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All About Sturgeon

There are close to 25 species of sturgeon, several of which can be found in the lakes and rivers of Canada.

An ancient fish, it is estimated to have been on the planet for hundreds of thousands of years.

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Having no scales, the sturgeon is covered by 5 rows of bony plates which give it a prehistoric appearance.

The sturgeon is a quality catch not only for its delicious, fatty, white flesh, but also for its caviar, an expensive gastronomic delicacy prized all over the world. Only the eggs of the sturgeon can be called caviar.

Culinary tips and advice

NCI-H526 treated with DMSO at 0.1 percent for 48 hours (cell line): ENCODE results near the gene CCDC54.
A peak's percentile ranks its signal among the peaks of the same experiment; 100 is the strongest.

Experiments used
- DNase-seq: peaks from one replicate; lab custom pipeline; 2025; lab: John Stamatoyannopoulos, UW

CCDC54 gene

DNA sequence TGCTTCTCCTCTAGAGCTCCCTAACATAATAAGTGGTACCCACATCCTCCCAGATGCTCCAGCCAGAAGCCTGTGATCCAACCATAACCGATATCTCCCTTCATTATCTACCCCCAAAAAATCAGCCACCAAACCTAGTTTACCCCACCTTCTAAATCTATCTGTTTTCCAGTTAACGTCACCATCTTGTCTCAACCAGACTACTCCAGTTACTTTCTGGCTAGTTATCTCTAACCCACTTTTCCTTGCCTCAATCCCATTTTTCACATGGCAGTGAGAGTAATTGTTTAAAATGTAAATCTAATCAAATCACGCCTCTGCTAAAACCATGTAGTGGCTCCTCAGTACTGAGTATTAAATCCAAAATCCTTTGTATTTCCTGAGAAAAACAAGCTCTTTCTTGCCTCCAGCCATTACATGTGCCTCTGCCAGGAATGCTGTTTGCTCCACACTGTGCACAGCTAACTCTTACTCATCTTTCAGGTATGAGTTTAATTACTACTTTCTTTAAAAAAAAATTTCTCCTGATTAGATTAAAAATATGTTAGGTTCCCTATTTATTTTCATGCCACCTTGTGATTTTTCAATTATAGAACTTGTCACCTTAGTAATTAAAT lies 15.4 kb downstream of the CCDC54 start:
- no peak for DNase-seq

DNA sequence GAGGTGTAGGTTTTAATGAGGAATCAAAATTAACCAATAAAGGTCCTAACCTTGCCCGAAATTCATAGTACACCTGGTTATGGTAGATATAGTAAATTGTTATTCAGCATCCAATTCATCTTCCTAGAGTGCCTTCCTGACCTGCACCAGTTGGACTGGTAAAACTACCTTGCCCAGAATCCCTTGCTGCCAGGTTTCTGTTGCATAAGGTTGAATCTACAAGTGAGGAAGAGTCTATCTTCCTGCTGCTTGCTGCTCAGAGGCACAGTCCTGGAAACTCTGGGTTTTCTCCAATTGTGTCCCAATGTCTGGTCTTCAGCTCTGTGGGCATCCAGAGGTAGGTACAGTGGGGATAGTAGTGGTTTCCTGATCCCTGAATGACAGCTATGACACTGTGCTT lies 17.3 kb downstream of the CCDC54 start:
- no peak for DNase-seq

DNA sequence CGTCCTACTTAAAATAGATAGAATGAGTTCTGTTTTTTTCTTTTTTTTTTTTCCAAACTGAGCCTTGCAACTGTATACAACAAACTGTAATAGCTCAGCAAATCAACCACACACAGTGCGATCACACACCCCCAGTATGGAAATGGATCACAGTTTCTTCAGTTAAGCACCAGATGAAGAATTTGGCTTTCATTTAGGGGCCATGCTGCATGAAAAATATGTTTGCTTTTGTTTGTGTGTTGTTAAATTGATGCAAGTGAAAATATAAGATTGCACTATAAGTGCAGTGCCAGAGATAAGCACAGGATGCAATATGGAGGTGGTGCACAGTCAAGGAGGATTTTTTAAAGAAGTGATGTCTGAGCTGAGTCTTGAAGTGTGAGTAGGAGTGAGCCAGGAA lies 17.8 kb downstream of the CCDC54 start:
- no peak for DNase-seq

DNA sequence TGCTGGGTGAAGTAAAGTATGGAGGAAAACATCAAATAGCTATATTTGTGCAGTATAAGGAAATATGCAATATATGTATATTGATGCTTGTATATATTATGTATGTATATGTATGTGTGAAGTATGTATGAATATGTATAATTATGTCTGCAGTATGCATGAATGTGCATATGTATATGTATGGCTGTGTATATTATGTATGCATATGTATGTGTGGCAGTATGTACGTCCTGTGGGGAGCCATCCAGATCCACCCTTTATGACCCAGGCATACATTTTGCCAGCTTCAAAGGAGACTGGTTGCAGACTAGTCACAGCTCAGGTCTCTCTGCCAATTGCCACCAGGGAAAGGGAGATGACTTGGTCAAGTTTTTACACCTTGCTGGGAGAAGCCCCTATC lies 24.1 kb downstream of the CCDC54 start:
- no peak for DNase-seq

The sturgeon's firm, dense flesh is ideal for preparing brochettes on the barbecue. Smoked sturgeon with a few drops of lemon juice is another true delicacy.

Sturgeon can be cooked the same way as swordfish or tuna–poached, roasted, steamed, cooked in a sauce or served cold.


You will find fresh or flash-frozen sturgeon fillets and smoked sturgeon, year-round, at your Metro fishmonger's counter.

Nutritional value

The sturgeon is a fatty fish. For the weight conscious, steaming, poaching or cooking in parchment would be the wisest choice.

The sturgeon is an excellent source of vitamins A, B6, B12 and niacin. It is also rich in phosphorus, potassium, calcium and selenium.

Storage life

Fresh sturgeon should be cooked as soon as possible after purchase.

 Refrigerator 4° C (40° F)Freezer -18° C (-4° F)
Fresh sturgeon2 to 3 days4 to 6 months
Cooked sturgeon1 to 2 days------